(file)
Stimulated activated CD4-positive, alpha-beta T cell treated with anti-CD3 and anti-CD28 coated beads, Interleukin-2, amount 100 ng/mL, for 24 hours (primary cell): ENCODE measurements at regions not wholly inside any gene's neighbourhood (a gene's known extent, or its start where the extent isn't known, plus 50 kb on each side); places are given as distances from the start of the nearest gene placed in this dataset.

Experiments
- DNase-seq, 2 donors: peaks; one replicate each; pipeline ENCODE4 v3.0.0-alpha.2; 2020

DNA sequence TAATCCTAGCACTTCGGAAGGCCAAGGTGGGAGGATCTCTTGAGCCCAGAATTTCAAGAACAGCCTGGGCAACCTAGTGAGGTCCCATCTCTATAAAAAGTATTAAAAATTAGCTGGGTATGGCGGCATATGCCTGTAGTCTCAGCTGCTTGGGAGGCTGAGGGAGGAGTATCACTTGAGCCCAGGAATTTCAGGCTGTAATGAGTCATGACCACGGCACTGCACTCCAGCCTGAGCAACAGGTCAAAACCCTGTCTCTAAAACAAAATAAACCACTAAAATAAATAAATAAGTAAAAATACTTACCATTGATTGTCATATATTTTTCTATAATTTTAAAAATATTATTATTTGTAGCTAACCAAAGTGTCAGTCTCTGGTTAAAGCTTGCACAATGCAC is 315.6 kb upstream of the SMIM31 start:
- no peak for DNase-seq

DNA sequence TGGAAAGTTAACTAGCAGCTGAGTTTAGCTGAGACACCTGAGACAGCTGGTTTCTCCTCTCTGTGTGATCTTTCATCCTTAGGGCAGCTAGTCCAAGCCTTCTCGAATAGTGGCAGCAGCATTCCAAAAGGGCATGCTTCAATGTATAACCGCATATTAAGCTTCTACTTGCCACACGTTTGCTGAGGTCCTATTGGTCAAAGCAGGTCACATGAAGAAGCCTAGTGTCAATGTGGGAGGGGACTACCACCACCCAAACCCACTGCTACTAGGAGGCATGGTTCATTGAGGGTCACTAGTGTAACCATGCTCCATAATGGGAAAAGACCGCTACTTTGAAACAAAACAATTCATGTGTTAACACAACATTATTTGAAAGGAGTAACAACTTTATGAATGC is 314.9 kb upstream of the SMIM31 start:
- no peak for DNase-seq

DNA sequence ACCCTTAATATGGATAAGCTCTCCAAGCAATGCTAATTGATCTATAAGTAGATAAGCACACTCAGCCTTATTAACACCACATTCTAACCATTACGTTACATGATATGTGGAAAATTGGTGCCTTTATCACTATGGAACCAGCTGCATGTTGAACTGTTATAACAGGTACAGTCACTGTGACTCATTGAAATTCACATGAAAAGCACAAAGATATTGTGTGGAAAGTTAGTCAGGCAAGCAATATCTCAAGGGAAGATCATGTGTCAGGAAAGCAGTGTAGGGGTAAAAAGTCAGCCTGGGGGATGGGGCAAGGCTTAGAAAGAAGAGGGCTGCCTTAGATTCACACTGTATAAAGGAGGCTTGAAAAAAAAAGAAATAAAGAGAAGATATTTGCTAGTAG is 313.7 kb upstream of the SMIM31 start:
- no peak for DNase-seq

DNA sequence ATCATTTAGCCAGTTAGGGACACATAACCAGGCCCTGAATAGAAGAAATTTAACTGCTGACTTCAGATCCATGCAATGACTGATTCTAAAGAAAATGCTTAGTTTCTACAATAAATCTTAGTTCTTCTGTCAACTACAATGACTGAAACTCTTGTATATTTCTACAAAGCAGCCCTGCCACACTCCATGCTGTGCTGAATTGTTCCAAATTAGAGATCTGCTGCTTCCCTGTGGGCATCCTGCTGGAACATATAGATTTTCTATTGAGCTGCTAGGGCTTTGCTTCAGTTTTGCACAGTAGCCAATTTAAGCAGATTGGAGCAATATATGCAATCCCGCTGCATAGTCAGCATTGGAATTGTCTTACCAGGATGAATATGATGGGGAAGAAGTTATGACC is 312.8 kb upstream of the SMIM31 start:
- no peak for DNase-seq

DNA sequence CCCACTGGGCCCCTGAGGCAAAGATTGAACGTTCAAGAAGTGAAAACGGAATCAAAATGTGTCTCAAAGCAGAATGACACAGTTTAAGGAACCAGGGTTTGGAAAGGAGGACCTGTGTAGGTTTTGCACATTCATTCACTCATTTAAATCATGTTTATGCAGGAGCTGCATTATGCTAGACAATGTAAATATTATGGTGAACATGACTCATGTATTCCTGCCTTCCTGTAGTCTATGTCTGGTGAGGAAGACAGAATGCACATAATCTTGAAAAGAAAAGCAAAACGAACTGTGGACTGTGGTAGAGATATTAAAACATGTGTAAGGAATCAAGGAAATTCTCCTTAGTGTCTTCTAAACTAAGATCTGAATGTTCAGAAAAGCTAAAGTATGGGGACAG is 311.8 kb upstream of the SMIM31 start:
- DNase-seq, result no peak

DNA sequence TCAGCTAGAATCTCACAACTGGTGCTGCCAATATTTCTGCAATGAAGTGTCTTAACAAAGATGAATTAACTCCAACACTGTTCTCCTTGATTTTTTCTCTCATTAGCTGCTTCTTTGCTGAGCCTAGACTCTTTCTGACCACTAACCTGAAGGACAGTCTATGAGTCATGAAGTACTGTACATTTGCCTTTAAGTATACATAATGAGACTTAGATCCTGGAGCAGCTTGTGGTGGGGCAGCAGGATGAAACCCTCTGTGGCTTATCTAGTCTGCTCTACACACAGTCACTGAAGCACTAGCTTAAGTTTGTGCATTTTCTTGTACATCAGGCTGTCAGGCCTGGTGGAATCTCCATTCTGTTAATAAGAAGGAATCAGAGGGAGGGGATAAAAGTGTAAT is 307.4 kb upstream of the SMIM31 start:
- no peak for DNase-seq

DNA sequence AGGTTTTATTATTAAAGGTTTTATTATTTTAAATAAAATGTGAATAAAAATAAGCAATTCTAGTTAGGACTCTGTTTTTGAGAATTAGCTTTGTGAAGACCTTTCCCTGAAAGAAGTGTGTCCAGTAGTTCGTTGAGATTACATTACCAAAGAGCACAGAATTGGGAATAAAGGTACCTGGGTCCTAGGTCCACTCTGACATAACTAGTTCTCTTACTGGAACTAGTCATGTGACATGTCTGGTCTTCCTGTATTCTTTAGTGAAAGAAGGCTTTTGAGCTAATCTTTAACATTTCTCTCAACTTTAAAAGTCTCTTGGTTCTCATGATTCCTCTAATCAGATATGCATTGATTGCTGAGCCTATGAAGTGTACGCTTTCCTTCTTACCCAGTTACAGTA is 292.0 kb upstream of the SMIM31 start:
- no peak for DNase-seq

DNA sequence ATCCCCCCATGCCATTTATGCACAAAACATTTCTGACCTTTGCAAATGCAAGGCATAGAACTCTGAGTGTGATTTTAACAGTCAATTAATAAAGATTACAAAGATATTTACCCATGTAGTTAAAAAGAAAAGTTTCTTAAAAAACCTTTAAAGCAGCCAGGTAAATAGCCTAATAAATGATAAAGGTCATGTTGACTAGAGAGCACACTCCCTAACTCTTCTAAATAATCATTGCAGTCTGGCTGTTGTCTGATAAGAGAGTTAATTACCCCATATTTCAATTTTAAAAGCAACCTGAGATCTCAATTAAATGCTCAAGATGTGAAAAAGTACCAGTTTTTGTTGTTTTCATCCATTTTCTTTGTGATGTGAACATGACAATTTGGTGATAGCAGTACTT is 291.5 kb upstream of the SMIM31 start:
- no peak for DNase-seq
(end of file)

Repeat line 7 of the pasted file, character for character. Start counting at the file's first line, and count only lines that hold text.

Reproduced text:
- no peak for DNase-seq